Figuring out how to work for justice can be a challenge. It’s easy when there are large frameworks and organizations already working on an issue I’m passionate about. I can plug in without exerting myself.
But what happens when those organizations aren’t already established? Or they’re not in your geographic area? Or were once strong but have started fading?
The disciples in the Acts of the Apostles juxtapose those in John’s Gospel. In the Gospel, Thomas is befuddled. He’s used to looking at someone in charge and asking, “So what next?” Except he’s about to be left in charge! Thomas and Philip have received tremendous gifts, but they’re afraid to use them. They instead want somebody else to show the way.In Acts, on the other hand, the disciples followed a great community organizing model. They identified a need in the community. They gathered to collaborate and establish a plan. They ensured the community was on board. They trained leaders and got to work in the community. Others began joining because the disciples’ work witnessed their faith.
When I was in college, I immediately jumped in and took over the sputtering human rights student group. But I didn’t do it well like those in Acts of the Apostles. I was active and passionate. But I failed to get consensus, train other leaders, or really even establish a plan. Moreover, I put myself in charge and didn’t collaborate with others. I would have done well to instead use the model in Acts.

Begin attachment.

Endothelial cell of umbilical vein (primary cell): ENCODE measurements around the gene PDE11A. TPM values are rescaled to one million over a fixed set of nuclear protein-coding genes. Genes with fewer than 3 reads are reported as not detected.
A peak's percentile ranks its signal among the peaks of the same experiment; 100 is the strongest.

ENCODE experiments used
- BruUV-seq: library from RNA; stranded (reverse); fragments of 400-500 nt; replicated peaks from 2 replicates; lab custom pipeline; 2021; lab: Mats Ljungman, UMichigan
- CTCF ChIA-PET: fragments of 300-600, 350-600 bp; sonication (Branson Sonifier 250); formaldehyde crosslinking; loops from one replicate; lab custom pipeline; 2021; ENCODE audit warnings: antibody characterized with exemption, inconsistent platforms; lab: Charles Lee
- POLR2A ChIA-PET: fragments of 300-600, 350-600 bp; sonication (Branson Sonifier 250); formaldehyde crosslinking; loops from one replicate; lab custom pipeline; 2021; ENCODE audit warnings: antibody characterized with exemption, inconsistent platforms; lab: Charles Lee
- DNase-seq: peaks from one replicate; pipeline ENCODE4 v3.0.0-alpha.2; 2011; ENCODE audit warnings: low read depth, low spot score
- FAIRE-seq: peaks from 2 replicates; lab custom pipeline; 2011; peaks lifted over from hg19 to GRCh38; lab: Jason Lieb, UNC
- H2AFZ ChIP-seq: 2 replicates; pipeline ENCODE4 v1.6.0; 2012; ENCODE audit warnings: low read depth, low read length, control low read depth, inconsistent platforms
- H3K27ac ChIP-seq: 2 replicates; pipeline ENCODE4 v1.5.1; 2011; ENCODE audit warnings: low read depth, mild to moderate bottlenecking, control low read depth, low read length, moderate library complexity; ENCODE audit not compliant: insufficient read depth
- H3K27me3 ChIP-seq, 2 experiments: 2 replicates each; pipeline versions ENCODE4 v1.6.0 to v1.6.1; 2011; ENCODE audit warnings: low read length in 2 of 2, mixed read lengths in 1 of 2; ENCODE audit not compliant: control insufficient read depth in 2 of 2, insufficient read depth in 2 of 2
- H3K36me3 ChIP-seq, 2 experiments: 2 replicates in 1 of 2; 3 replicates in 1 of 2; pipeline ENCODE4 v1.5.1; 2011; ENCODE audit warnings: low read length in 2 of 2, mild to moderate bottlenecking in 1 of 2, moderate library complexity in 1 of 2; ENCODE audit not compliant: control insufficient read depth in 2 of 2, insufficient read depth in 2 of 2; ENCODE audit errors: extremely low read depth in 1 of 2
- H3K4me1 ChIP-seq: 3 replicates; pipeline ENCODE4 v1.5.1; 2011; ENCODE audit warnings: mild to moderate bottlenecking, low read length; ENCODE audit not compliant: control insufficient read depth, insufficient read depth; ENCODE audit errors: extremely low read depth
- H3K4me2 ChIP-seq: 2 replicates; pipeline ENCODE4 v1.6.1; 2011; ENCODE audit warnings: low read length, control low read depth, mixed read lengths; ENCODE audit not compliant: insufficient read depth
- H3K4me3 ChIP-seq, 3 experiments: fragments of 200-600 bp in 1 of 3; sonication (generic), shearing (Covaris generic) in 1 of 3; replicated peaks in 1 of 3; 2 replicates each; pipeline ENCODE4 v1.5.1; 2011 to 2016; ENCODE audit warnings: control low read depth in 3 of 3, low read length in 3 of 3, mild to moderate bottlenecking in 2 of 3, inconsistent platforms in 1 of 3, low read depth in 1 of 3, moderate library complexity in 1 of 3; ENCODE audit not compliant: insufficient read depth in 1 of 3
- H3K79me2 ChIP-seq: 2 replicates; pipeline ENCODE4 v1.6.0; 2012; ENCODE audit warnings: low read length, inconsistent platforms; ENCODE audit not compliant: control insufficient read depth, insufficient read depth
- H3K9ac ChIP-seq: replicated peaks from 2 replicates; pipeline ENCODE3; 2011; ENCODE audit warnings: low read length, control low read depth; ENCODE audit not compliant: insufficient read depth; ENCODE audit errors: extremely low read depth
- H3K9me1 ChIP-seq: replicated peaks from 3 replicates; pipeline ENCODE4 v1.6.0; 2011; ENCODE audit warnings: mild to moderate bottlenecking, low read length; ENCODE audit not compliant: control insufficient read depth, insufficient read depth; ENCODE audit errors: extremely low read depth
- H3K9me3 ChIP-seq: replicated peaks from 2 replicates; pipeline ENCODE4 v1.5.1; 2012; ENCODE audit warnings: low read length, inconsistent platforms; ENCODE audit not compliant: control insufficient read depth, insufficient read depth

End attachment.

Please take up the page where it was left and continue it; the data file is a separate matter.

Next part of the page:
While we often look to Scripture for spiritual insights, today’s reading from Acts gives incredible practical advice: have faith in God, have faith in each other, and organize your community.
- What leadership gifts have I been given? How should I nurture and develop them?
- What community is asking me to become a faith leader? How am I being called to listen to their needs?
Bro.Ken Homan, S.J., is a Jesuit brother currently studying and writing at Boston College School of Theology and Ministry. In addition to his work as a student, Bro.Ken works in union organizing and environmental justice. In his spare time, he is a woodworker and master of puns.